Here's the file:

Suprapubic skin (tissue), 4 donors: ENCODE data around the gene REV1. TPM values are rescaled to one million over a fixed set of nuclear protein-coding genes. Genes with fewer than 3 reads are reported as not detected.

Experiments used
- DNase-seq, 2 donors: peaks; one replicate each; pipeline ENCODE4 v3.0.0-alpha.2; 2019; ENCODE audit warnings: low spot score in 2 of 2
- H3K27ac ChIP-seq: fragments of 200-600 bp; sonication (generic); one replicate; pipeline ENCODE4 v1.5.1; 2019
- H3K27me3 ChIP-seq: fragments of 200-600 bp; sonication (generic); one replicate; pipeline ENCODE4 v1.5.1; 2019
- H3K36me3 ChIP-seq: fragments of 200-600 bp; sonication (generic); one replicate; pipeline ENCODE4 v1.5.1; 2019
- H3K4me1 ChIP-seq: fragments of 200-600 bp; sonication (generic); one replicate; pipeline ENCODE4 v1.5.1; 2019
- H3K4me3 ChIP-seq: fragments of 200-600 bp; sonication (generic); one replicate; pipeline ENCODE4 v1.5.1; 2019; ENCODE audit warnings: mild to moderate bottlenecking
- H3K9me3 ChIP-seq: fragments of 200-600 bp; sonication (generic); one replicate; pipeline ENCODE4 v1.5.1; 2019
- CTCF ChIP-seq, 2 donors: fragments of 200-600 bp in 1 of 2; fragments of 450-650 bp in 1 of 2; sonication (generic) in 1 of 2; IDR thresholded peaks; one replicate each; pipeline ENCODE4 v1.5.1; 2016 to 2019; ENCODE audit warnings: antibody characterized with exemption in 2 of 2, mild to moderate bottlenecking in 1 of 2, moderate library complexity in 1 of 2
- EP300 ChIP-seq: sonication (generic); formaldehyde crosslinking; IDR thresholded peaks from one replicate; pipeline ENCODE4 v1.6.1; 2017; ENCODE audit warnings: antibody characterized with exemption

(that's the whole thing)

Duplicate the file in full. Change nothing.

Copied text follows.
Suprapubic skin (tissue), 4 donors: ENCODE data around the gene REV1. TPM values are rescaled to one million over a fixed set of nuclear protein-coding genes. Genes with fewer than 3 reads are reported as not detected.

Experiments used
- DNase-seq, 2 donors: peaks; one replicate each; pipeline ENCODE4 v3.0.0-alpha.2; 2019; ENCODE audit warnings: low spot score in 2 of 2
- H3K27ac ChIP-seq: fragments of 200-600 bp; sonication (generic); one replicate; pipeline ENCODE4 v1.5.1; 2019
- H3K27me3 ChIP-seq: fragments of 200-600 bp; sonication (generic); one replicate; pipeline ENCODE4 v1.5.1; 2019
- H3K36me3 ChIP-seq: fragments of 200-600 bp; sonication (generic); one replicate; pipeline ENCODE4 v1.5.1; 2019
- H3K4me1 ChIP-seq: fragments of 200-600 bp; sonication (generic); one replicate; pipeline ENCODE4 v1.5.1; 2019
- H3K4me3 ChIP-seq: fragments of 200-600 bp; sonication (generic); one replicate; pipeline ENCODE4 v1.5.1; 2019; ENCODE audit warnings: mild to moderate bottlenecking
- H3K9me3 ChIP-seq: fragments of 200-600 bp; sonication (generic); one replicate; pipeline ENCODE4 v1.5.1; 2019
- CTCF ChIP-seq, 2 donors: fragments of 200-600 bp in 1 of 2; fragments of 450-650 bp in 1 of 2; sonication (generic) in 1 of 2; IDR thresholded peaks; one replicate each; pipeline ENCODE4 v1.5.1; 2016 to 2019; ENCODE audit warnings: antibody characterized with exemption in 2 of 2, mild to moderate bottlenecking in 1 of 2, moderate library complexity in 1 of 2
- EP300 ChIP-seq: sonication (generic); formaldehyde crosslinking; IDR thresholded peaks from one replicate; pipeline ENCODE4 v1.6.1; 2017; ENCODE audit warnings: antibody characterized with exemption